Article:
The U.S.-Mexico-Canada Trade Deal Brings NAFTA Into The 21st Century | Opinion

General View of Prospects for USMCA Ratification Trilateral Dialogue on February 21, 2019 in Washington, DC. Tasos Katopodis/Getty Images for CABC

American, Mexican and Canadian lawmakers will soon have an opportunity to vote on a massive trade deal that replaces the quarter-century-old North American Free Trade Agreement.

If those lawmakers ratify the new United States-Mexico-Canada Agreement (USMCA), it'll create good jobs in all three countries. Workers in industries as disparate as agriculture, auto manufacturing, software and television would earn higher wages. And consumers would benefit from better, more affordable products.

NAFTA removed numerous barriers to trade and business development. Today, the deal is responsible for more than $1.2 trillion in trade among the United States, Mexico and Canada each year.

But the global economy has changed since NAFTA went into effect in January 1994. The internet has revolutionized the way consumers purchase goods and services. Today, people can order virtually any product from online retailers and have it delivered within days or even hours. When NAFTA was written, Amazon didn't exist. Many people hadn't heard of the internet. The fax machine played a major role in communications. As a result, NAFTA contained few provisions related to e-commerce.

Such economic transformations explain why businesses in all three countries are so keen for a 21st-century trade deal.

USMCA fits the bill. The deal maintains NAFTA's most successful provisions but incorporates critical improvements. It'll strengthen the alliance here in the North American neighborhood.

Consider USMCA's section on agriculture. In 2017, the United States exported $24 billion and $19 billion worth of agricultural products to Canada and Mexico, respectively. These two countries represent America's largest and third-largest agricultural markets in the world. And these exports support 325,000 American jobs.

USMCA is a big relief to Mexico's avocado farmers, who supply Americans more avocados each year than farmers from any other nation. The deal maintains zero tariffs on agricultural products for all three nations, which helps farmers cheaply ship goods across borders. That will protect farming jobs in Mexico and lower Americans' grocery and restaurant bills.

USMCA would boost job creation and wage gains for auto manufacturing workers as well. The deal requires 75 percent of a vehicle's parts to be manufactured in North America to qualify for tariff-free treatment. That's up from the current requirement of 62.5 percent. This provision will foster job growth in all three nations.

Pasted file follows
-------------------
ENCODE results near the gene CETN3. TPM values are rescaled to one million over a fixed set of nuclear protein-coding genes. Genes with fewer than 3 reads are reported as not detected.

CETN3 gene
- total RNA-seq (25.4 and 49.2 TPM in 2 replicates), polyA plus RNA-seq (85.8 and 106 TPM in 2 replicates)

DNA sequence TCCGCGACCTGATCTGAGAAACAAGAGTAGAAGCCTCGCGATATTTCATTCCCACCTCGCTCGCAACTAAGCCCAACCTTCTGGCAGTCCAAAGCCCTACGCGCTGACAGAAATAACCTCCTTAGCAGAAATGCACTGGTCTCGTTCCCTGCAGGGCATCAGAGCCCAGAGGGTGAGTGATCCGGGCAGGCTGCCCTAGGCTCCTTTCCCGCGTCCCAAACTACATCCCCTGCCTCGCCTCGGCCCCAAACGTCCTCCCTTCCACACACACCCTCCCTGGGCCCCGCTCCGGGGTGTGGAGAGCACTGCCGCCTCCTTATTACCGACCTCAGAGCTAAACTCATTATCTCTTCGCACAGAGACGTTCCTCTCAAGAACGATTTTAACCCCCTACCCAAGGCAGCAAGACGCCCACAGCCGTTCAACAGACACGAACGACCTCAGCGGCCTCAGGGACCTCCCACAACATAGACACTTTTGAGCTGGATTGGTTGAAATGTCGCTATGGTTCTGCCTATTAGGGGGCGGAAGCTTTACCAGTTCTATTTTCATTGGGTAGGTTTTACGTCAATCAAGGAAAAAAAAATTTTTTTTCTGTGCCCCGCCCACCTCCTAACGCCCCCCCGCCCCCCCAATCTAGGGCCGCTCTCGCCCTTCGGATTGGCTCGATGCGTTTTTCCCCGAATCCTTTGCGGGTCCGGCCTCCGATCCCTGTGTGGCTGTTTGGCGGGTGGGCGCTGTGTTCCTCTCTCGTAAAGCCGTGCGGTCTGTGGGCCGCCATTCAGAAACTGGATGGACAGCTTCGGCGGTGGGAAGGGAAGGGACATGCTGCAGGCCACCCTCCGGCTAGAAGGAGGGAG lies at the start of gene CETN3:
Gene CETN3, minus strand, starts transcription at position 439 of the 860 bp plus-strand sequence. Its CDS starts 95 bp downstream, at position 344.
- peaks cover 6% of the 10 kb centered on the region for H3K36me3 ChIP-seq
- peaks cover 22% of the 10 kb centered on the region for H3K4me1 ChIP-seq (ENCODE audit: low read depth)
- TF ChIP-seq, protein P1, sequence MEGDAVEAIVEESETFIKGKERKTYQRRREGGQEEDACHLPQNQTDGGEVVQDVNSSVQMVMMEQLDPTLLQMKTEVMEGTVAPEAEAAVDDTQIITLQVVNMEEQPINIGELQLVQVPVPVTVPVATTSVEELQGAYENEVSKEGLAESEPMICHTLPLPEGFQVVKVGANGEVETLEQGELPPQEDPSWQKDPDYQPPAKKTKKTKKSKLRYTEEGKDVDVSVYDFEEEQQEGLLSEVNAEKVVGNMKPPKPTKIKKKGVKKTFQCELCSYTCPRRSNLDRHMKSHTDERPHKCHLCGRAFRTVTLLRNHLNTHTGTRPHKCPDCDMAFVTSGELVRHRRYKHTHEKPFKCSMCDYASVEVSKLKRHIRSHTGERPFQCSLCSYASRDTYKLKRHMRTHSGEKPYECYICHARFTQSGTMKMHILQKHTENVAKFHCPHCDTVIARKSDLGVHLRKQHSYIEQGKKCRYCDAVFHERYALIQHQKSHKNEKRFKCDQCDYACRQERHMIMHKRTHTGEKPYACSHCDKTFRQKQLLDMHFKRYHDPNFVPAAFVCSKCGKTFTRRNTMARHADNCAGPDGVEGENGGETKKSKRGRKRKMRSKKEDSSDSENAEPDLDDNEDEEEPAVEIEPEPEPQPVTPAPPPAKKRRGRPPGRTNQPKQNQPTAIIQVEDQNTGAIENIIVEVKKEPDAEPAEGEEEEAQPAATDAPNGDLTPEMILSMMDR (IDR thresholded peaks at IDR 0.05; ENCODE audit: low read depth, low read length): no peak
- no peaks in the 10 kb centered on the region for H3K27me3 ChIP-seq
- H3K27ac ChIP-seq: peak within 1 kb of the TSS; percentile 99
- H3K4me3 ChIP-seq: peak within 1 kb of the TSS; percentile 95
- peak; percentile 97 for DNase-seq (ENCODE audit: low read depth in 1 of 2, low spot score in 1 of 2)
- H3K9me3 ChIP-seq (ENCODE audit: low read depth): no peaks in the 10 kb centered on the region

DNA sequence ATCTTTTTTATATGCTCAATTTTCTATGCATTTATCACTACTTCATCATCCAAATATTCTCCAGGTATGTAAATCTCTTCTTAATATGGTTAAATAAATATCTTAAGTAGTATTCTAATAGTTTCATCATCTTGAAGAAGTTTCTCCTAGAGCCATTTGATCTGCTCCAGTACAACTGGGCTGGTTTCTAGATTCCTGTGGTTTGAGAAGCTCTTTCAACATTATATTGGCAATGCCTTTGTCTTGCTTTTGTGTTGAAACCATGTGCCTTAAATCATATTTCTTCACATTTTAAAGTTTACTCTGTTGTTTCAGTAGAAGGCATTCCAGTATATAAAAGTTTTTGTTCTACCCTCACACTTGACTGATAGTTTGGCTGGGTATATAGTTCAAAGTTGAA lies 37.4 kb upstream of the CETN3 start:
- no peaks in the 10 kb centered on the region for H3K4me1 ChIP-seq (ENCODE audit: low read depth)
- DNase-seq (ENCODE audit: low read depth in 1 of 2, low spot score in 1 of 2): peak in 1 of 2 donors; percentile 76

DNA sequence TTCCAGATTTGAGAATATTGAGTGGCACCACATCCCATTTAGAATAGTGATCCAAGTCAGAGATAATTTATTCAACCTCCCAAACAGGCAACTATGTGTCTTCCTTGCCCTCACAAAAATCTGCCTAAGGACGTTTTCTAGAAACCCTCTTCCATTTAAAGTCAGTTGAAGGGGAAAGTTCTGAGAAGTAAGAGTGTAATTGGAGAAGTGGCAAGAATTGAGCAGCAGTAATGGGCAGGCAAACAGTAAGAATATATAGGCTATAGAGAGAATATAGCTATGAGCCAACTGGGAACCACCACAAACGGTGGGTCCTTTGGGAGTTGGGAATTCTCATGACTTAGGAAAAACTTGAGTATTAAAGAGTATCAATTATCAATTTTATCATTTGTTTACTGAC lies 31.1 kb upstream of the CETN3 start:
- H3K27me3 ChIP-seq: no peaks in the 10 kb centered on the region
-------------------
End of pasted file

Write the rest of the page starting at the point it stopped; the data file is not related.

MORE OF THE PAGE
The new deal also dictates that 40 to 45 percent of auto content sold in North America be manufactured by workers earning a minimum of $16 an hour. This provision will incentivize companies to manufacture more vehicles and vehicle parts at their U.S. and Canadian factories.

Canadian autoworkers and American consumers will benefit from another USMCA provision. Currently, NAFTA allows Canada to export about 2 million automobiles to the United States tariff-free. USMCA would raise the number of tax-exempt vehicle shipments over 30 percent. That means more jobs for workers in Canada's auto industry, which already adds $20 billion a year to the country's economy and employs 130,000 people. And it means lower sticker prices for car shoppers.

USMCA will spur small-business growth across North America. America's 30 million small businesses employ almost 60 million workers. Meanwhile, 99 percent of Mexico's economy comprises small and medium-sized enterprises. And in Canada, small and medium businesses make up 90 percent of the private-sector workforce.

Recognizing the integral role of mom-and-pop shops, USMCA devotes an entire chapter to small and medium-sized businesses. The chapter includes provisions that cut down on the paperwork for express shipments valued below $2,500 and eliminate duties and tariffs on all shipments up to 40 Canadian dollars ($30.) Lower costs and fewer administrative hassles will increase revenues, allowing firms to raise wages and hire new workers.

Purveyors of digital products, such as films, software, music and e-books, will also get a boost from USMCA. The deal exempts these goods from custom duties. As a result, businesses in IP-intensive industries—which support about 30 percent of jobs in the United States alone—will face fewer barriers when selling their products across North American borders.

USMCA is a victory for workers and consumers. The deal keeps NAFTA's most successful provisions while catapulting North American trade into the 21st century. Let's hope that lawmakers in all three nations ratify the deal as soon as possible.

Maryscott Greenwood is the CEO of the Canadian American Business Council.

The views expressed in this article are the author's own.​​​​​